NASAA to Investigate Further into Early Crowdfunding Platforms Jumping the Gun
I read a Wall Street Journal article today about the recent investigation into websites claiming to be crowdfunding platforms. Of the reported 9,000 websites that contain the word “crowdfund” in their website names, the North American Securities Administrators Association (NASAA)—the organization that represents state securities regulators—has investigated roughly 2,000, and plans to give a closer look at 200 of those.
Why the investigation in the first place? Well, many securities regulators are concerned that the “relaxed” rules governing securities offerings for private companies might present an opportunity for fraud. NASAA has decided to look further into these crowdfunding sites in an effort to reduce the likelihood of fraud and crack down on those companies that have jumped the gun on crowdfunding prior to final rules being introduced by the SEC.
The crowdfunding enthusiasts argue that the significant increase in the number of “crowdfunding” websites is a clear indication of the amount of demand for small business financing through online platforms. The consulting firm, Crowdfund Capital Advisors, estimates the crowdfunding market to be worth $4.6 billion annually by 2018.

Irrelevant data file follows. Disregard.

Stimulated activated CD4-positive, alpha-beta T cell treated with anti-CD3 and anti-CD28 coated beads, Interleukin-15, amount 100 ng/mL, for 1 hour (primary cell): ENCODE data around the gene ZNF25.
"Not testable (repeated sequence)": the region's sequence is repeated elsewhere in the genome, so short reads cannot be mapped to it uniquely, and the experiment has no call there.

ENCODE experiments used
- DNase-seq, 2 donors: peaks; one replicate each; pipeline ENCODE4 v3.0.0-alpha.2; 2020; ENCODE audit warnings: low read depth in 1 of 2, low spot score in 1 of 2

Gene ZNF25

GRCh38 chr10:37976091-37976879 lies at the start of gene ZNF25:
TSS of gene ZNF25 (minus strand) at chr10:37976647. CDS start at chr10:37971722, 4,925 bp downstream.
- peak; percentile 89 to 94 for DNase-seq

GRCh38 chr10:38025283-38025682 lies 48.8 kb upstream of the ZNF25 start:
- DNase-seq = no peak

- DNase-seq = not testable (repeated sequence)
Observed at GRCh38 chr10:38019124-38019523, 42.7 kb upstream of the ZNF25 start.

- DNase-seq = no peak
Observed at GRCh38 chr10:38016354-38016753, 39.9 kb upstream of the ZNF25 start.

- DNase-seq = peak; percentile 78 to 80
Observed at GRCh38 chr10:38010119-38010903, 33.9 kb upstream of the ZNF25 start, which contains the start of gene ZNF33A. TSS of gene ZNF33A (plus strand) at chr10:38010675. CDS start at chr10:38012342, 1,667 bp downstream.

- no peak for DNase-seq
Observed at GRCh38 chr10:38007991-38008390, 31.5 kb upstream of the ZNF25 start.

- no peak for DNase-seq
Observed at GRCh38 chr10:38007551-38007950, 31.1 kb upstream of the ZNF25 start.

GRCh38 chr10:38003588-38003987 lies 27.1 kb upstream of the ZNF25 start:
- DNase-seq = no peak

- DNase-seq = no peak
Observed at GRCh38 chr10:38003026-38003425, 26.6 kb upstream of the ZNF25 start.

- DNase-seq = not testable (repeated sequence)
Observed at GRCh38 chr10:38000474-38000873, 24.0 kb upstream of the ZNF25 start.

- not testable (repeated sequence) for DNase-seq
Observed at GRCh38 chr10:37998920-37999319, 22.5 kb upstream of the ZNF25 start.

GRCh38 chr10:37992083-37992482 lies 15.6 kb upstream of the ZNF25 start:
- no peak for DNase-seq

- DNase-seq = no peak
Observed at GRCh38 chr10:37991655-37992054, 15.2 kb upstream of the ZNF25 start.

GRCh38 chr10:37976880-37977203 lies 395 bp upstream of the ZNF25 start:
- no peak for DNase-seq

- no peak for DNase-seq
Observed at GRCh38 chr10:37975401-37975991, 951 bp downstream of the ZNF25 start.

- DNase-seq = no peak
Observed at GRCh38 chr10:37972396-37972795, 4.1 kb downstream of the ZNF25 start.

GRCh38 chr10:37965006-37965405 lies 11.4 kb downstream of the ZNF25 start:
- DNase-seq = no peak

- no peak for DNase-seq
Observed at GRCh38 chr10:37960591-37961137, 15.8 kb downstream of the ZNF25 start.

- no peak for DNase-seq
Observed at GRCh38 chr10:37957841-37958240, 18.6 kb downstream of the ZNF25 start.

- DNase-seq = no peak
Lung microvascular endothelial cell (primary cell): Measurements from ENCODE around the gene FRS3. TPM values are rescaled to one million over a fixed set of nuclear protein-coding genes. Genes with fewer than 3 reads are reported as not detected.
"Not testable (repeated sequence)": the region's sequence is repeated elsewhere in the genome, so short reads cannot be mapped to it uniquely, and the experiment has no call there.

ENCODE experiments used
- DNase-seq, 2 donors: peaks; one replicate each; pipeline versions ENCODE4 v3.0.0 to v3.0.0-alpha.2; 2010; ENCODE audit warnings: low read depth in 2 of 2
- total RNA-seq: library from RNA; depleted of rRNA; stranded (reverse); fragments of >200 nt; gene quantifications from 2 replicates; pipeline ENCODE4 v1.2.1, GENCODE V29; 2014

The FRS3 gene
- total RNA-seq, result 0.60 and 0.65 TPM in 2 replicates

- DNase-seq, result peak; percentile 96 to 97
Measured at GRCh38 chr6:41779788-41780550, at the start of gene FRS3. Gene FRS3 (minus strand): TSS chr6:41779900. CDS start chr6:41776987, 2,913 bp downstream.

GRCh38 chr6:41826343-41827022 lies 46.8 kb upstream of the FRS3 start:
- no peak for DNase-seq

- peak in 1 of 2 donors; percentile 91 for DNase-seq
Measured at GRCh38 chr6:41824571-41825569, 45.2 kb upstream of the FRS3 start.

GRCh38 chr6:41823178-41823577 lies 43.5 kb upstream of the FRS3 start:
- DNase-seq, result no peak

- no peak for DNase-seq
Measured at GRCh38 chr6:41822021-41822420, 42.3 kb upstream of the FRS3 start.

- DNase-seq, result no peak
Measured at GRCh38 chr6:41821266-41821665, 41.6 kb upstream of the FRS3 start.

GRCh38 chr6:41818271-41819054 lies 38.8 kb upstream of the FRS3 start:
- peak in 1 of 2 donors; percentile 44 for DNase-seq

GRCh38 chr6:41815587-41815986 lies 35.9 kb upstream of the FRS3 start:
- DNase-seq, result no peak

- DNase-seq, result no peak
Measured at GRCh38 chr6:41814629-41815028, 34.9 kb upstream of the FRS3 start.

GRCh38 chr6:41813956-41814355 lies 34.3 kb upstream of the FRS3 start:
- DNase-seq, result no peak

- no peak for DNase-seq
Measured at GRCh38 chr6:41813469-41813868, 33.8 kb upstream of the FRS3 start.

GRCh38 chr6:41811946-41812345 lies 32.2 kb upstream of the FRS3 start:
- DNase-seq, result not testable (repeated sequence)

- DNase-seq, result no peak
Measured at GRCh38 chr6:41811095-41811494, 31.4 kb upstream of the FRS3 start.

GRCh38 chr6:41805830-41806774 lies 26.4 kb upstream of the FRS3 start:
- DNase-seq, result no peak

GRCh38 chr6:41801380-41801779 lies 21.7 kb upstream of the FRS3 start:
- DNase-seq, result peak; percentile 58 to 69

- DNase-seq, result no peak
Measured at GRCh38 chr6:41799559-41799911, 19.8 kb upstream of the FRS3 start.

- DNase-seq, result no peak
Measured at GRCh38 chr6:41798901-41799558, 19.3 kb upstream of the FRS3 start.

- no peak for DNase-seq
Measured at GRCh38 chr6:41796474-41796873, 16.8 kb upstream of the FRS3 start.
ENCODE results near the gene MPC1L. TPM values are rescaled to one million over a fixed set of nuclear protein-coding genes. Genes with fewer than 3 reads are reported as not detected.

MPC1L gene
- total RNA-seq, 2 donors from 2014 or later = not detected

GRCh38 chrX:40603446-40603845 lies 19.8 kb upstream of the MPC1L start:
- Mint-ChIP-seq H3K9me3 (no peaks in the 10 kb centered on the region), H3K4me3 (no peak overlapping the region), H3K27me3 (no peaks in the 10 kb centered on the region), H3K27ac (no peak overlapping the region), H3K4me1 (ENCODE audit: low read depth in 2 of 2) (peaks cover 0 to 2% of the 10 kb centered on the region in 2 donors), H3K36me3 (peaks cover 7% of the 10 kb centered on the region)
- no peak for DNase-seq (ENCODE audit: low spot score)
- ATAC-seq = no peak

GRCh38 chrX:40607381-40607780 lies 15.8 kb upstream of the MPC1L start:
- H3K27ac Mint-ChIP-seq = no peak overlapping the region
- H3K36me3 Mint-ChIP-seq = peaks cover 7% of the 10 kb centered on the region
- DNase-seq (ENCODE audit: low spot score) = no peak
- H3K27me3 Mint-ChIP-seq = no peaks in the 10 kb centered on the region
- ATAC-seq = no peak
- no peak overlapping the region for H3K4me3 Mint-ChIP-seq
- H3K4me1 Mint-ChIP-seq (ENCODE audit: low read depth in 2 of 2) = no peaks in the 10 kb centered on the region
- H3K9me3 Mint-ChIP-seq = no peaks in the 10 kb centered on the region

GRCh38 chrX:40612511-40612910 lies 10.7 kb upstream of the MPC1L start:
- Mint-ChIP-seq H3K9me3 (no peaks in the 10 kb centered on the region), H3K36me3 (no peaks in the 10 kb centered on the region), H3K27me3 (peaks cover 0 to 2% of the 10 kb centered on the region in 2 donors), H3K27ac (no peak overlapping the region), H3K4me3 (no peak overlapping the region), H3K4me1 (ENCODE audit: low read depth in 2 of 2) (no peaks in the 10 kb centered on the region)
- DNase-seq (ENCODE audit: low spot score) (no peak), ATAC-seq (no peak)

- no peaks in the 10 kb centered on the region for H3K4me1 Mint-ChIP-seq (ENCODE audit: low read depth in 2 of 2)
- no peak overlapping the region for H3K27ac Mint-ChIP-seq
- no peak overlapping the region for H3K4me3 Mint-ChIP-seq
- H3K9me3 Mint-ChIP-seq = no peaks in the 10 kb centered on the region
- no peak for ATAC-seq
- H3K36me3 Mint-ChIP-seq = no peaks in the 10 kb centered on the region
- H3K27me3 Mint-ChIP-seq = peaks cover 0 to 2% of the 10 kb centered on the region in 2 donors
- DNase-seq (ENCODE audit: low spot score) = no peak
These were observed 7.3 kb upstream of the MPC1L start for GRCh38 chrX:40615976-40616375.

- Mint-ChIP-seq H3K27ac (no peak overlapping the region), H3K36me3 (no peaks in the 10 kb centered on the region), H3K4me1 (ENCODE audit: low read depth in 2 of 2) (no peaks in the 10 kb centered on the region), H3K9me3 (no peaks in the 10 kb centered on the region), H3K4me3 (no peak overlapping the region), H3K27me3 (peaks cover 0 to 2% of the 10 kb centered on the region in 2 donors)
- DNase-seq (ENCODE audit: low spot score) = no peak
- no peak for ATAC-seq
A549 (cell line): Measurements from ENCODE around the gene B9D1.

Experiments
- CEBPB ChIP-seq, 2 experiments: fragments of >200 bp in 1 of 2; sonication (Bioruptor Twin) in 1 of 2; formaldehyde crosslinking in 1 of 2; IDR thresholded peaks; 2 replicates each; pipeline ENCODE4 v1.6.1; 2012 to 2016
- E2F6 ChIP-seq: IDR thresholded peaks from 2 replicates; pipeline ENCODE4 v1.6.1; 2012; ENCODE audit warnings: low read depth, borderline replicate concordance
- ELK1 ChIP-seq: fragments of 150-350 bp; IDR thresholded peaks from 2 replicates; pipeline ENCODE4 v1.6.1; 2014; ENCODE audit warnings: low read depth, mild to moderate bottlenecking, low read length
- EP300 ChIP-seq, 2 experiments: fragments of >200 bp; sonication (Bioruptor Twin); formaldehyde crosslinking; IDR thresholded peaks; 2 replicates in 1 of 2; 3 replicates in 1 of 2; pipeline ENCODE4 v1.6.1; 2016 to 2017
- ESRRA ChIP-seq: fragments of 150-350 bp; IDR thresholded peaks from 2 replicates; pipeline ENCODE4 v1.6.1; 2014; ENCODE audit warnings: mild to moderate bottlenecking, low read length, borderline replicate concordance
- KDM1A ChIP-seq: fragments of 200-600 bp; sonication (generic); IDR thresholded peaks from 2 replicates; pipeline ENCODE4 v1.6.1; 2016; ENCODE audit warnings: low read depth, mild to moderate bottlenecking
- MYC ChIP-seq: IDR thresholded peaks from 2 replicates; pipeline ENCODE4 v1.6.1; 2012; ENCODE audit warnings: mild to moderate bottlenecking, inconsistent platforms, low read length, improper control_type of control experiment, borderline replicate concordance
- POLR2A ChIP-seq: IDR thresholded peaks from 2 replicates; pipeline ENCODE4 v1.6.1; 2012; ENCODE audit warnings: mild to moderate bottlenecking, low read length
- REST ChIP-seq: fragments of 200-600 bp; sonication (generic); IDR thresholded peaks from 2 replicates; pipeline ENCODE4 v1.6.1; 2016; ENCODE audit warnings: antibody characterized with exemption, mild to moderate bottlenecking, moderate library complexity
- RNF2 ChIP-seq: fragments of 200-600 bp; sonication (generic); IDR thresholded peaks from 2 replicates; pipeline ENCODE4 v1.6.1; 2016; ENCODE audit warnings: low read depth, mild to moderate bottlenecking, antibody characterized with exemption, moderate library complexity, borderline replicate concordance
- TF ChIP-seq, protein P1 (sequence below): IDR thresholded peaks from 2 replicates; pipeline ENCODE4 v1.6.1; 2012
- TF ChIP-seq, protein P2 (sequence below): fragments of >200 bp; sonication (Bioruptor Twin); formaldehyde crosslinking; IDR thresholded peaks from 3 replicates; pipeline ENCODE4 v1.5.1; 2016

Other crowdfunding followers mention a fear that the rules may be overly burdensome and make crowdfunding cost prohibitive for the small businesses that the JOBS Act intended to target.
Regulators, of course, fear that unless the rules are drafted in way to maximize investor protection, then crowdfunding will be an industry of fraud and failed “pie-in-the-sky offers.” This, many regulators believe, will lead to a lack of investor confidence in buying shares through crowdfunding, and eventually a quick end to crowdfunding.
Of course, at this point all we can do is speculate. Until the SEC and FINRA decide to implement final rules for crowdfunding, there’s no way to tell how successful private offerings through crowdfunding will be.